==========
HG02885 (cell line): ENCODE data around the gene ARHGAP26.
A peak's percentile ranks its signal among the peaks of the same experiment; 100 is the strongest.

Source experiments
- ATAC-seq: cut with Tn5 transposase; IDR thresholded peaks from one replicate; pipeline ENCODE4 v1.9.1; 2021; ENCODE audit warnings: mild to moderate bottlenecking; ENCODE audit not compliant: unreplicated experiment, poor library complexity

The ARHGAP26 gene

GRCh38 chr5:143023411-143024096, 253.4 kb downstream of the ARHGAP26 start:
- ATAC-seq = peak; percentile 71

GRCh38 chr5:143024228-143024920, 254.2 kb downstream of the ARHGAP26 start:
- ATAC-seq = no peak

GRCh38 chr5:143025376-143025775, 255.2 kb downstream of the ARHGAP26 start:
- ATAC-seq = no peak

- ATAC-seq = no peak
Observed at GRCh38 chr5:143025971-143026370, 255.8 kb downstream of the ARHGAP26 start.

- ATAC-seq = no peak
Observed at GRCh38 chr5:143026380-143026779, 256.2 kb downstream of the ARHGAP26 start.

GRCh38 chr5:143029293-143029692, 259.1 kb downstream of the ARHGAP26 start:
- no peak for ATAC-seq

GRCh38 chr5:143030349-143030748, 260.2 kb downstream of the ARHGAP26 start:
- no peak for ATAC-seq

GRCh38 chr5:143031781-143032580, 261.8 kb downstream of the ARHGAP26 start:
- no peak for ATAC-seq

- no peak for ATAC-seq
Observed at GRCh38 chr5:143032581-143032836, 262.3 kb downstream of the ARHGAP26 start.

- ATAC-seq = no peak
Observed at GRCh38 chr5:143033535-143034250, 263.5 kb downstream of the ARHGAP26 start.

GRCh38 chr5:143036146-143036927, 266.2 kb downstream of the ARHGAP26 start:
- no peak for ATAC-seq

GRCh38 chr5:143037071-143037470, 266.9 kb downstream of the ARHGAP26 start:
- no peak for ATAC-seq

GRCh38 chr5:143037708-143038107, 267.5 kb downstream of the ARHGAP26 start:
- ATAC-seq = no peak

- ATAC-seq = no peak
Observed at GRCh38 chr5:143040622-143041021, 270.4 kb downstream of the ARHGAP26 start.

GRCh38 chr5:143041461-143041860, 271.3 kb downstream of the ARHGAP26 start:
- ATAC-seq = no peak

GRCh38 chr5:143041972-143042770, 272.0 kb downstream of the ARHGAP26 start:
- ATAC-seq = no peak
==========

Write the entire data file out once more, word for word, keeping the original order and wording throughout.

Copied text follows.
HG02885 (cell line): ENCODE data around the gene ARHGAP26.
A peak's percentile ranks its signal among the peaks of the same experiment; 100 is the strongest.

Source experiments
- ATAC-seq: cut with Tn5 transposase; IDR thresholded peaks from one replicate; pipeline ENCODE4 v1.9.1; 2021; ENCODE audit warnings: mild to moderate bottlenecking; ENCODE audit not compliant: unreplicated experiment, poor library complexity

The ARHGAP26 gene

GRCh38 chr5:143023411-143024096, 253.4 kb downstream of the ARHGAP26 start:
- ATAC-seq = peak; percentile 71

GRCh38 chr5:143024228-143024920, 254.2 kb downstream of the ARHGAP26 start:
- ATAC-seq = no peak

GRCh38 chr5:143025376-143025775, 255.2 kb downstream of the ARHGAP26 start:
- ATAC-seq = no peak

- ATAC-seq = no peak
Observed at GRCh38 chr5:143025971-143026370, 255.8 kb downstream of the ARHGAP26 start.

- ATAC-seq = no peak
Observed at GRCh38 chr5:143026380-143026779, 256.2 kb downstream of the ARHGAP26 start.

GRCh38 chr5:143029293-143029692, 259.1 kb downstream of the ARHGAP26 start:
- no peak for ATAC-seq

GRCh38 chr5:143030349-143030748, 260.2 kb downstream of the ARHGAP26 start:
- no peak for ATAC-seq

GRCh38 chr5:143031781-143032580, 261.8 kb downstream of the ARHGAP26 start:
- no peak for ATAC-seq

- no peak for ATAC-seq
Observed at GRCh38 chr5:143032581-143032836, 262.3 kb downstream of the ARHGAP26 start.

- ATAC-seq = no peak
Observed at GRCh38 chr5:143033535-143034250, 263.5 kb downstream of the ARHGAP26 start.

GRCh38 chr5:143036146-143036927, 266.2 kb downstream of the ARHGAP26 start:
- no peak for ATAC-seq

GRCh38 chr5:143037071-143037470, 266.9 kb downstream of the ARHGAP26 start:
- no peak for ATAC-seq

GRCh38 chr5:143037708-143038107, 267.5 kb downstream of the ARHGAP26 start:
- ATAC-seq = no peak

- ATAC-seq = no peak
Observed at GRCh38 chr5:143040622-143041021, 270.4 kb downstream of the ARHGAP26 start.

GRCh38 chr5:143041461-143041860, 271.3 kb downstream of the ARHGAP26 start:
- ATAC-seq = no peak

GRCh38 chr5:143041972-143042770, 272.0 kb downstream of the ARHGAP26 start:
- ATAC-seq = no peak